For example, a significant bonus can be paid in 2018 for a 2017 transition tax year (or 2019 for a 2018 transition tax year for fiscal year SFCs), a dividend distribution can be taken, or some combination of both. However, any Canadian tax paid on a dividend distribution to reduce previously taxed income (i.e. income inclusion for transition tax purposes) is subject to a reduction in foreign tax credits that is equal to the ratio of the participation exemption deducted against total earnings and profits subject to transition tax. The participation exemption is the amount of exclusion that is applied against the earnings and profits.

It is not clear if the payment of a salary would also be subject to a reduction in foreign tax credits if it reduces pre-taxed cumulative earnings and profits.

In summary, we believe that increasing the foreign tax credit for carryback to recoup the transition tax is not within the scope of the anti-abuse provisions of the regulations.


Effective for tax years after December 31, 2017, as part of the Tax Cuts and Jobs Act, certain significant changes were made to profits recognition from sales derived from production activities in Canada and furnished to the US (and vice-versa).  Previously, the sales were generally sourced based on a 50/50 method. For Canadian businesses that manufactured inventory (wholly or partially) in Canada and sold to the US, 50% of the sales were sourced to the production location and 50% were sourced to where the sale occurred (i.e., where the title to the inventory passed).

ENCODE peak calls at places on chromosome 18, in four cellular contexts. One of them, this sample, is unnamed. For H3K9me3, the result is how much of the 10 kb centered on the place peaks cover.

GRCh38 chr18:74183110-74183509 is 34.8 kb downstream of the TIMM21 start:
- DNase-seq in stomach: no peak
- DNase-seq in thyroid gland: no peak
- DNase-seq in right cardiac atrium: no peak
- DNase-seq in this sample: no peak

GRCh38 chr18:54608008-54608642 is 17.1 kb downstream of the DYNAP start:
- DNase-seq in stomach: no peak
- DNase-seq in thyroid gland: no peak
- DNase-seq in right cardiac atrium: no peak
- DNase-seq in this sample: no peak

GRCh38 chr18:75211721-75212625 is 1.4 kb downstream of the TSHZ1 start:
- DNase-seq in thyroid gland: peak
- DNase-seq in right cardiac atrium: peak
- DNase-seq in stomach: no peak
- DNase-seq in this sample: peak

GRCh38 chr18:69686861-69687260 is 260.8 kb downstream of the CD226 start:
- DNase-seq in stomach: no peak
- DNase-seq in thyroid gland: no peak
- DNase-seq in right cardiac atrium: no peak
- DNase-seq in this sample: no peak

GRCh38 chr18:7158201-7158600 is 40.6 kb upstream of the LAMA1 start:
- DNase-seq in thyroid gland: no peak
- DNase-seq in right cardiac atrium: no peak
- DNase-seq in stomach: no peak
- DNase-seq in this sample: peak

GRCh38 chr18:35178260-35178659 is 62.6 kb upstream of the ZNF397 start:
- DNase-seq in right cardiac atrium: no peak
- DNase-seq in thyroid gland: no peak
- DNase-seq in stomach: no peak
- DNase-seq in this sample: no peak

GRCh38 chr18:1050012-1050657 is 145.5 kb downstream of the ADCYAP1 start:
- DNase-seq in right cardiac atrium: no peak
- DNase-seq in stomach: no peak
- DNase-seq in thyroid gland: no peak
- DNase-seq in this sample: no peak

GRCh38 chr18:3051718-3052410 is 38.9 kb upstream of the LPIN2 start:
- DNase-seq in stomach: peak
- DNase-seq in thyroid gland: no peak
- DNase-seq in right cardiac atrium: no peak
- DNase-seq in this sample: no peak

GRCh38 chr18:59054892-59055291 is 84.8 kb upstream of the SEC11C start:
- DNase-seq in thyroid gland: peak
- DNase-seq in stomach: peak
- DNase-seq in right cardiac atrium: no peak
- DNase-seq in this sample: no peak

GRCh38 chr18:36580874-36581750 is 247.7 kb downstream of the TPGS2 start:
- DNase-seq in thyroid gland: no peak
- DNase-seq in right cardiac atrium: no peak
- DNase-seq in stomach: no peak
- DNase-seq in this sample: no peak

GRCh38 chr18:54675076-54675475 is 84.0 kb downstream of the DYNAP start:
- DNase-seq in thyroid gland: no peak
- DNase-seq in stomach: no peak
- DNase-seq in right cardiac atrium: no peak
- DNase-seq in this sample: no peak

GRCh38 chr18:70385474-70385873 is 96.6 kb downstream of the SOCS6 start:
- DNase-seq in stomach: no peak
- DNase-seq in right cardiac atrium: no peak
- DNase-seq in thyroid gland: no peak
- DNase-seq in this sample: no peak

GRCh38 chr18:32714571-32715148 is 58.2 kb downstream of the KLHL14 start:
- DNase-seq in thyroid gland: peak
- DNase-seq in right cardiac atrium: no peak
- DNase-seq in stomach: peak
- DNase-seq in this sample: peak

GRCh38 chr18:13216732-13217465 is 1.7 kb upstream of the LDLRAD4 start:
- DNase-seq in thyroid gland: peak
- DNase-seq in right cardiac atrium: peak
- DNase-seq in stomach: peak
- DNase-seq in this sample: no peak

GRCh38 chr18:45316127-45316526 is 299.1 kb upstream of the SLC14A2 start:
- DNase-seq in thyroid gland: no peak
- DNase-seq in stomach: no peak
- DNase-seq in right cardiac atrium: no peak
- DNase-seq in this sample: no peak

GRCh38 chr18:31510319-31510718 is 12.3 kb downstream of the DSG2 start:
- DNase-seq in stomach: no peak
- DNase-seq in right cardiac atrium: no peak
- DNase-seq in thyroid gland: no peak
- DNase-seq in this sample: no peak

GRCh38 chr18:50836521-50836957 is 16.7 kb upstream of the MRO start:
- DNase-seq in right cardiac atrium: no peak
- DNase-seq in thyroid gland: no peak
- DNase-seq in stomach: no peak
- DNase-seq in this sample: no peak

Going forward, the new rule requires that sales be sourced entirely based on location of the production, regardless of where the title shifts from the seller to the buyer.

One would think that under the new law gains, profits and income from the inventory produced in Canada and sold to the US will be all sourced back to Canada and none of it would taxed in the US? Wrong!  When enacting the law, the Congress was focusing on US companies with domestic production and foreign sales.  If there is no permanent establishment in the foreign country where sales happen the US manufacturer would completely escape foreign taxation. Furthermore, even if the US manufacturer has an office in the foreign country which materially participates in sales, the new provision prevents income to be resourced to the foreign country.

The rules applicable to foreign manufacturers with sales to the US happen to work quite differently. For foreign (e.g., Canadian) producers selling to the US, if they have a US office and actively solicit sales in the US, all the income from the sales will be treated as US source despite of the newly enacted source-of-production rule.

This discriminatory treatment is due to an existing overriding section which was in effect under the old method and which was likely not considered given the speed at which the new law was advanced.  Hopefully, this oversight will soon be revised.  Meanwhile, Canadian companies with productions in Canada and sales to the US must revisit their operating strategy to minimize what is brought under the US taxing jurisdiction.

Please consult your Hanson Crossborder tax professional to assist with your tax strategy.